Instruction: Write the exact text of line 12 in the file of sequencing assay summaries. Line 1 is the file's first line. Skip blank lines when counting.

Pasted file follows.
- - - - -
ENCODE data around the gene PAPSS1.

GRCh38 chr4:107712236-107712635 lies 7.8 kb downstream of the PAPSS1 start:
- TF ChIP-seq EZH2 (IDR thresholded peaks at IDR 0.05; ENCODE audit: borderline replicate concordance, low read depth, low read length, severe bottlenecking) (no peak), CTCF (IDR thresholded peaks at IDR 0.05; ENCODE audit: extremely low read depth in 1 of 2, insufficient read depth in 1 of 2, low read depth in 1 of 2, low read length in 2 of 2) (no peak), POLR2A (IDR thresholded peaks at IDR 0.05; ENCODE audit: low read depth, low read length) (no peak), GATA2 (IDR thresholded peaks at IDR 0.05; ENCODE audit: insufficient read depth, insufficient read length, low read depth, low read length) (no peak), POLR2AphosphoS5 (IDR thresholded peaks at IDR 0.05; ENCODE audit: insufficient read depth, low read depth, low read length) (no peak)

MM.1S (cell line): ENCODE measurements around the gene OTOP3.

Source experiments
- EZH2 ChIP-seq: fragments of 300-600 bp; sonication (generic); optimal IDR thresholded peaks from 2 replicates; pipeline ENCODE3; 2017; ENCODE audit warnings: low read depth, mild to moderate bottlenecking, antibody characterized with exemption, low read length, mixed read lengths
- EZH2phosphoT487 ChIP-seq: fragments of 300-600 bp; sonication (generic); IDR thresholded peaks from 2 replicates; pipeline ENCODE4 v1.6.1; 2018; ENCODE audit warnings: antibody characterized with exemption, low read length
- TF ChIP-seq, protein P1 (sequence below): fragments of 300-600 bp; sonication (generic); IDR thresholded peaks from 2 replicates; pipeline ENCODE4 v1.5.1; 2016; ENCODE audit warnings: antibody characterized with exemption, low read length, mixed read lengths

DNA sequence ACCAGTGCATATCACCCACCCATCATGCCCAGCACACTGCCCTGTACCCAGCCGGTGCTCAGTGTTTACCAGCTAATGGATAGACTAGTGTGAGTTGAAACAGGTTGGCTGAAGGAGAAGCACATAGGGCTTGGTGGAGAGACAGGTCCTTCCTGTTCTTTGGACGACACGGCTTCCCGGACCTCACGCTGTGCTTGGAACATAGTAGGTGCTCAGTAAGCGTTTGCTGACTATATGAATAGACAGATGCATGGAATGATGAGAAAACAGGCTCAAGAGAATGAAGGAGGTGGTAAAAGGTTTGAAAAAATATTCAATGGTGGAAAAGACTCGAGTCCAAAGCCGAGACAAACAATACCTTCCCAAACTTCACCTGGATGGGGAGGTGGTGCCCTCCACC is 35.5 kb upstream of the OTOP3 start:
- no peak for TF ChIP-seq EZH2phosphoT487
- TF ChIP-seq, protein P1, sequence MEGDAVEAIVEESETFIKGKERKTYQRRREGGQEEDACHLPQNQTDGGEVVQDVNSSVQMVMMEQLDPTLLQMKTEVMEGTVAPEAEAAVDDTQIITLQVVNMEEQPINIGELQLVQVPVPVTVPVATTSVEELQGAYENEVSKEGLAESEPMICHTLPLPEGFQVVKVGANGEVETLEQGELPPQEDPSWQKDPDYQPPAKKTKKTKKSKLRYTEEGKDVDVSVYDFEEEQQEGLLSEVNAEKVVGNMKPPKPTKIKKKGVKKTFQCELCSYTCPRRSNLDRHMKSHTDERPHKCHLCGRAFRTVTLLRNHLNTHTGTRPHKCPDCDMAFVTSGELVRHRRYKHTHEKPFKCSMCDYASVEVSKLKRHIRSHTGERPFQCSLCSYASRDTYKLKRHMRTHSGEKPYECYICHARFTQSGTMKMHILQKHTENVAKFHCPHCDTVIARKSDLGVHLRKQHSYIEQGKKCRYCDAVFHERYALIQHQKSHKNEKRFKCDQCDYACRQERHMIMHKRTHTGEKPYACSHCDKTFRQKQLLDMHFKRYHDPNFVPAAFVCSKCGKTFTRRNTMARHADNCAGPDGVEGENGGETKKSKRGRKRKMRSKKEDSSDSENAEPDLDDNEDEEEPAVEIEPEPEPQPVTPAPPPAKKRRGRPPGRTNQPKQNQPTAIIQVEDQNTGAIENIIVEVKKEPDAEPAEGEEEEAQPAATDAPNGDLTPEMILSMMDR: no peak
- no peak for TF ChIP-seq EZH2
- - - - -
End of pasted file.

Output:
- no peak for TF ChIP-seq EZH2